Olakira Camp, Serengeti: The Lowdown

Extraordinary Africa>Tanzania>Serengeti>Olakira

Olakira is one of a number of excellent seasonal camps which roam the Serengeti, aiming for the heart of the wildlife action by broadly tracing the movements of the Great Migration. It’s cosy, comfortable, and more often than not, in the heart of the action.

What’s Olakira really like? 

Olakira has just nine luxury safari tents, large enough to stand up in, a bed big enough to bounce on, and an ensuite bathroom with a loo and traditional safari shower.  A particular treat is that your bed can be rolled out into a mozzie net covered area for a magical night of stargazing. There’s a little verandah for afternoon lazing (or your early morning cuppa), and a short wander will take you to the mess tent. Here you’ll eat most of your meals, and believe us there’ll be a fair few- most people return from safari with a much tighter waistband than they started with! Cooking is satisfying and wholesome, and is perfect fuel for a day of adventure in the bush. However, what we love about staying at Olakira can’t really be described in the way of facilities, rather it’s the overall atmosphere- lying in bed and listening to a million wildebeest grunting, staring into the campfire at the end of a long day, or walking back to your tent after dinner and spotting a shooting star- magic!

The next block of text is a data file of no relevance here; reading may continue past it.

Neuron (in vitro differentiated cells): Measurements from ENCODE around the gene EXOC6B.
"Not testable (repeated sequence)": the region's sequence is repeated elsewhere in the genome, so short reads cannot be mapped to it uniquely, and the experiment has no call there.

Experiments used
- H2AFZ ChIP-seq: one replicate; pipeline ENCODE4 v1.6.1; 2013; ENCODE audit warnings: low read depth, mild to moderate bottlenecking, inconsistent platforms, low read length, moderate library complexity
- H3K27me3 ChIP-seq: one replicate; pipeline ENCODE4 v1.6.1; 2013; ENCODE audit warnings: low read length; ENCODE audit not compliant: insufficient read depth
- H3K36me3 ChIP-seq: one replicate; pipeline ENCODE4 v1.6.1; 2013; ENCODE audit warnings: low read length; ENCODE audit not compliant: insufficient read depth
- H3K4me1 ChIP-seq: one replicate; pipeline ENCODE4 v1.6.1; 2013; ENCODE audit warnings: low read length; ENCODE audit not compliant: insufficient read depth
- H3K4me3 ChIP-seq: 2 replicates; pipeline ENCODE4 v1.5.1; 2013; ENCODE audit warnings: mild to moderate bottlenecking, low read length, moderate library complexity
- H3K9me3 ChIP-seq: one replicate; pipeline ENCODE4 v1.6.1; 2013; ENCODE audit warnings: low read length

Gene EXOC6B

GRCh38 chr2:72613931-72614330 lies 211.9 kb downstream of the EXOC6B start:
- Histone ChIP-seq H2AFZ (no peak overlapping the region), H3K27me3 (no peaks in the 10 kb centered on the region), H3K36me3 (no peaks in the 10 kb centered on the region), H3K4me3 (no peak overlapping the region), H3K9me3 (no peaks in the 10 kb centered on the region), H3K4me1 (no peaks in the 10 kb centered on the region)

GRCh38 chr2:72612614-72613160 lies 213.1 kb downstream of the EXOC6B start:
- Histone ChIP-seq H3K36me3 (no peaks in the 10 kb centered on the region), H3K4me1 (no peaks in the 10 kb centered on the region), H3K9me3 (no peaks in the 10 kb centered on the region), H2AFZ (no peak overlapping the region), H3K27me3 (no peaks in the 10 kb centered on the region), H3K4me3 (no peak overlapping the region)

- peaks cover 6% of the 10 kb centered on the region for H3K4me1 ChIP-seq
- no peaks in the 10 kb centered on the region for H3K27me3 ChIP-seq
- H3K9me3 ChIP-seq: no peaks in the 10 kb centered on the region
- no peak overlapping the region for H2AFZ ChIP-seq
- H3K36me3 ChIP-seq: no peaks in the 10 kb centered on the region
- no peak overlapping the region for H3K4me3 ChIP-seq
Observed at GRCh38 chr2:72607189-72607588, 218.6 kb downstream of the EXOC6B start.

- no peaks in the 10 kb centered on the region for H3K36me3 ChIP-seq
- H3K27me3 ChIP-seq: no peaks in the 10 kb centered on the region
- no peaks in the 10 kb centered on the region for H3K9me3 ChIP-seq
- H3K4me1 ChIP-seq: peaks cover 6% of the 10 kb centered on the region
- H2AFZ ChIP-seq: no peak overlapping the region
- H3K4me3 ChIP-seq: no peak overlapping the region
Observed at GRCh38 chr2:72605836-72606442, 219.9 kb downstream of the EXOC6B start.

What can I do at Olakira?

A stay here is all about game drives. From December to March Olakira is pitched in Ndutu, an area of delicious lush grasses and acacia trees spreading between the Serengeti and the Ngorongoro Conservation area. Then, from June to November Olakira migrates to the glorious rolling grasslands of the northern Serengeti where the Mara and Bologonja Rivers meet and heart-stopping river-crossings take place. Hot air balloon safaris are also available for an optional extra fee.

Giving back at Olakira:

Olakira’s footprint on the Serengeti is a light one- the camp’s solar powered and when it’s broken down every 6 months the only traces left behind are a few small pathways, rapidly overgrown by the Serengeti. Olakira also supports the Serengeti Lion project and guides help monitor the highly threatened Serengeti rhino population.

Want to know more? Just

Ask the Africa Experts